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PDX welcomes travelers to newly expanded Concourse E

$215 million airport project creates new home for Southwest Airlines flights

By , Columbian staff writer
Published:
5 Photos
High ceilings and distinctive artwork by Jacob Hashimoto are just a couple of the features of the new section of Concourse E at Portland International Airport, which opened for travel on Wednesday. The extension gives travelers six more gates and is the new home for Southwest Airlines.
High ceilings and distinctive artwork by Jacob Hashimoto are just a couple of the features of the new section of Concourse E at Portland International Airport, which opened for travel on Wednesday. The extension gives travelers six more gates and is the new home for Southwest Airlines. (Photos by AMANDA COWAN/The Columbian) Photo Gallery

PORTLAND — Travelers rushing to catch a flight Wednesday morning might have noticed a few differences since their last visit to Portland International Airport: Halfway down Concourse E, the sloped ceiling changed directions, rows of chairs with cupholders and charging stations popped up and the patterned green carpet shone a little brighter.

After two years of construction, the new $215 million Concourse E extension at PDX is now open to travelers.

The 830-foot extension adds six new gates to the north end of the airport and sports several local dining and retail options, including the first-ever Tillamook Cheese Factory outlet outside of Tillamook County, Ore.

Floor-to-ceiling windows provide travelers with plenty of natural light and a striking view of Mount Hood. Two colorful art installations made up of over 11,000 handmade kites from artist Jacob Hashimoto are suspended from the ceiling.

The new gates will now be home to all Southwest Airlines flights, which were formerly at Concourse C.

11 Photos
Travelers at gate E10 wait to board a Southwest plane in the new concourse E extension at Portland International Airport on Wednesday afternoon, July 15, 2020. The new section is now the home for Southwest Airlines.
PDX Concourse E Extension Photo Gallery

Port of Portland spokeswoman Kama Simonds said the extension will help alleviate traffic on the southside of the airport, where the two biggest carriers at PDX were located, Southwest Airlines and Alaska Airlines.

Simonds said it’s all about improving the travel experience while preventing excess wear and tear in those high-traffic areas.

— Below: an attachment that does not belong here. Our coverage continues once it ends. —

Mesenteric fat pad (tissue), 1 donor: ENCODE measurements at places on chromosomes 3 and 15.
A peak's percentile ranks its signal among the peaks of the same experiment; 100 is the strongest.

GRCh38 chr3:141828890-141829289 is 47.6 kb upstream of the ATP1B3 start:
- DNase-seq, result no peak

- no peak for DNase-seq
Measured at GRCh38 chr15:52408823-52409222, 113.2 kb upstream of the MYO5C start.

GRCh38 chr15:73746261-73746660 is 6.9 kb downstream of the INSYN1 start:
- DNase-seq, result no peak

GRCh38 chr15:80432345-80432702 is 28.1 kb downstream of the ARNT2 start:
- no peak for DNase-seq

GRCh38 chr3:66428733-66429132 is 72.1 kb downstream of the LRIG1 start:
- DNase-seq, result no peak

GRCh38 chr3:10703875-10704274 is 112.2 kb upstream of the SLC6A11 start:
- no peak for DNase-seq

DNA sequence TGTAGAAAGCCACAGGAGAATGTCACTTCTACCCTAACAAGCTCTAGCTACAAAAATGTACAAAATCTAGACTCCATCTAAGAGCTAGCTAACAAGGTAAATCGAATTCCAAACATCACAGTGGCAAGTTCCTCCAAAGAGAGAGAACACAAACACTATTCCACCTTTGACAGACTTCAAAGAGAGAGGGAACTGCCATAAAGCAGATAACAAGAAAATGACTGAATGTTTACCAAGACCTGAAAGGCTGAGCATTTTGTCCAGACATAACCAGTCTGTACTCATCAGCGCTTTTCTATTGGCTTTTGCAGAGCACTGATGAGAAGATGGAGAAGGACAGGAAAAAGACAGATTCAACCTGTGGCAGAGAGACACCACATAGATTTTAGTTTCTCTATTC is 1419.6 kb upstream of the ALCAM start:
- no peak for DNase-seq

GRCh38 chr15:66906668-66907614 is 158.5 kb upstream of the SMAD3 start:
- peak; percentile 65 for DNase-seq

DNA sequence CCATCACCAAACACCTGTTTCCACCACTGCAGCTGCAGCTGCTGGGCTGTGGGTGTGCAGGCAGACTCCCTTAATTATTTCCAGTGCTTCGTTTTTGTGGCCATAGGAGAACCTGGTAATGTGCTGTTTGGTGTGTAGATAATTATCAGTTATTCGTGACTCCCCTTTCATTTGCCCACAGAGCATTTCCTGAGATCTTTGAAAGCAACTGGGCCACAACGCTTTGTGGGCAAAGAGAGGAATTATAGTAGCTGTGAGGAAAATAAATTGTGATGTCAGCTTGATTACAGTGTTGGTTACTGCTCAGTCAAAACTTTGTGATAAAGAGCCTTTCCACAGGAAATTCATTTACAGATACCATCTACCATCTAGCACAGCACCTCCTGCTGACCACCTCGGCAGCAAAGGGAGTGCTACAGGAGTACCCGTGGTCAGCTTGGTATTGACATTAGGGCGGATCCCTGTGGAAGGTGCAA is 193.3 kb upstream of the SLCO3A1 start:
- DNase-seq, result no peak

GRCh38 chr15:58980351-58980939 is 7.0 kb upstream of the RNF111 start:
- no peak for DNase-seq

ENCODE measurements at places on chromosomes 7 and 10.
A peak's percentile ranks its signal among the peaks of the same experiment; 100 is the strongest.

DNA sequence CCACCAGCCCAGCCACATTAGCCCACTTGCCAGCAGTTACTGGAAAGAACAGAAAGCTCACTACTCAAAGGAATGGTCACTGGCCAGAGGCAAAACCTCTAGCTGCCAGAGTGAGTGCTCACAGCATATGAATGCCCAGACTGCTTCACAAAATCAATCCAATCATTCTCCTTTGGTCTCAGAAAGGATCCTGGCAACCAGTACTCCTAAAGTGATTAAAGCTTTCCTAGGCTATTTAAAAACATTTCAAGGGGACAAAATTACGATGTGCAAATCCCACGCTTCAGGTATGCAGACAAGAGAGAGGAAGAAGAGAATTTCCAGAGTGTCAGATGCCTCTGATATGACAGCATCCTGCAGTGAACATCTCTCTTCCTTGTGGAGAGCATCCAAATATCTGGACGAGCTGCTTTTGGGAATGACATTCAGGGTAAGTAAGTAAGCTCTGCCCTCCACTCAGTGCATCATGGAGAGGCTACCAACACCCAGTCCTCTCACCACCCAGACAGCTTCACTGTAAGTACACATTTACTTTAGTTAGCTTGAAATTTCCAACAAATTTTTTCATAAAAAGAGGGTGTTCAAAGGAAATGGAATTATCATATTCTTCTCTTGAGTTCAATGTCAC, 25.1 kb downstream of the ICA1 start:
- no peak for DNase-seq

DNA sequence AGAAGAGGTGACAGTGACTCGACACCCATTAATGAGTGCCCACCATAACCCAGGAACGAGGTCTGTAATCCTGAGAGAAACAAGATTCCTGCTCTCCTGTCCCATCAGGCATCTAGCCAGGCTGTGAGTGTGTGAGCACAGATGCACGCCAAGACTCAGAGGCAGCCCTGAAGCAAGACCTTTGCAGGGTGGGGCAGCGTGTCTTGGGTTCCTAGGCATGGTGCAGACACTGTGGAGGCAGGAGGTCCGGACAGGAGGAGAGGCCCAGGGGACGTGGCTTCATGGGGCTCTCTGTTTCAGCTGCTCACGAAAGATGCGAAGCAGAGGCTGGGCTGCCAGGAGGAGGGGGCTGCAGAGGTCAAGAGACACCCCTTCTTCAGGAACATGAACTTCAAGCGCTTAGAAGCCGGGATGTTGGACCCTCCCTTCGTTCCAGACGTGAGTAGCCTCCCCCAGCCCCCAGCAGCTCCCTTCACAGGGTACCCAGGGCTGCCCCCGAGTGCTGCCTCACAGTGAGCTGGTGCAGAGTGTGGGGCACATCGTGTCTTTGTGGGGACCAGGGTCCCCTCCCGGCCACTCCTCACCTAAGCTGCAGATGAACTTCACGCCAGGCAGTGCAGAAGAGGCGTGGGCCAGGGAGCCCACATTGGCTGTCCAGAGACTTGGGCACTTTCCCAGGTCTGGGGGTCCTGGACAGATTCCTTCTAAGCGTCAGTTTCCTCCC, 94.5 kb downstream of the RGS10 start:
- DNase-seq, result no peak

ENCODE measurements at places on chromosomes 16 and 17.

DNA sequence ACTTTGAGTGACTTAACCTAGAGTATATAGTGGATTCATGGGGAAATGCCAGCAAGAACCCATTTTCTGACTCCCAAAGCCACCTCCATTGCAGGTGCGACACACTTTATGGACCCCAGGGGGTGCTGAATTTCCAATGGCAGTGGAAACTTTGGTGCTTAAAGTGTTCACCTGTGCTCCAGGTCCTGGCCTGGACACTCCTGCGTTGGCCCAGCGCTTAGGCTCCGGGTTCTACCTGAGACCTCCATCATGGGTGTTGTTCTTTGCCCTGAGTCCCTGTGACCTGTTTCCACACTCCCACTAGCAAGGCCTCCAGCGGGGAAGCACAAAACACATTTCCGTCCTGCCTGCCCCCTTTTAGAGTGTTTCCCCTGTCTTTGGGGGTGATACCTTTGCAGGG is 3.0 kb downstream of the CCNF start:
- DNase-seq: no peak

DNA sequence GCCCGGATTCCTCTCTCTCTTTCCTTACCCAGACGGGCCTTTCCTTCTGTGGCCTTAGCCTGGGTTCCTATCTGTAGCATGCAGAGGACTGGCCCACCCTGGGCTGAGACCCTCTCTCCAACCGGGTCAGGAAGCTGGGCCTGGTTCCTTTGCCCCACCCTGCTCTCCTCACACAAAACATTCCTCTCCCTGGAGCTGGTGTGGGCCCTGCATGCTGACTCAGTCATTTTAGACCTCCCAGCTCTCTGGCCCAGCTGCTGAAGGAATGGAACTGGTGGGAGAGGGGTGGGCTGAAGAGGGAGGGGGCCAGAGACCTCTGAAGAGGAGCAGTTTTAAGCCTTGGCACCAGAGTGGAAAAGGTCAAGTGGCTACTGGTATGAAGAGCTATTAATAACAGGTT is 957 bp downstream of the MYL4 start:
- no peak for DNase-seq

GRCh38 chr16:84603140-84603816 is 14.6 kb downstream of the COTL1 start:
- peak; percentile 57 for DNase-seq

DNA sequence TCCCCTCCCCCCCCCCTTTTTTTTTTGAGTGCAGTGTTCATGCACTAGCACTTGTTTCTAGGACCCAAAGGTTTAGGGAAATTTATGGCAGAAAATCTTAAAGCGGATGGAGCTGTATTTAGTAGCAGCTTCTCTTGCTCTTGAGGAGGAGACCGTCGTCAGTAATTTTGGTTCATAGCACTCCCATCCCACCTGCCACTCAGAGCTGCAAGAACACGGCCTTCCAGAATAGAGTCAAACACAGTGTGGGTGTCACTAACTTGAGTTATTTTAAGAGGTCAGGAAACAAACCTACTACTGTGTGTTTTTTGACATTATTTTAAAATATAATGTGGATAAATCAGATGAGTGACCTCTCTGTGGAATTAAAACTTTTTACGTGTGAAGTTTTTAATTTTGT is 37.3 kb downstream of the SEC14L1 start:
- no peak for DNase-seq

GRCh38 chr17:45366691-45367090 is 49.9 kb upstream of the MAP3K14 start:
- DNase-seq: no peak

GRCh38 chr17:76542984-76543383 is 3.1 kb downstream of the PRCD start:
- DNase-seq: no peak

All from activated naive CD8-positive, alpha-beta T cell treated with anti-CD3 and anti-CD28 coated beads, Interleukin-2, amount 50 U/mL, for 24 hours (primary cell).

Passenger traffic at the airport in July is about 27 percent of what it was last summer, when the airport handled up to 75,000 passengers a day on peak travel days, she said. Passenger volume amid the pandemic has slowly ticked upward since reaching its lowest point in April at just 5 percent of usual traffic at that time, she said.

According to Simonds, over 2,000 individuals worked on the project through its phases, including planning, manufacturing and construction.

Diane Sabel and Stu Neiman were two of the travelers to catch a flight out of the new extension Wednesday. They said that they often fly in and out of PDX as they alternate spending time in Sabel’s home in Las Vegas and Neiman’s home in Portland.

“It’s a beautiful airport,” Neiman said. “I wish the moving walkways were up and running, but we could use the exercise.”

Wednesday also marked the soft opening of the Tillamook Market, located right in the middle of the new extension. The restaurant and retail outlet offers exclusive Tillamook merchandise, a full menu featuring Tillamook products, and ice cream by the scoop.

Simonds said that soon Tillamook lovers who are not catching a flight will be able to pick up products curbside by ordering through the AtYourGate app.

The extension is part of PDXNext, a series of five construction projects underway at the airport, which are expected to cost roughly $2 billion. Simonds said the next project expected to be completed is the Concourse B extension in fall 2021.

“It’s a big day,” Simonds said Wednesday. “It’s fun to see a project that’s been in the works for two years come to fruition and to see people excited and talking about it.”

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Columbian staff writer

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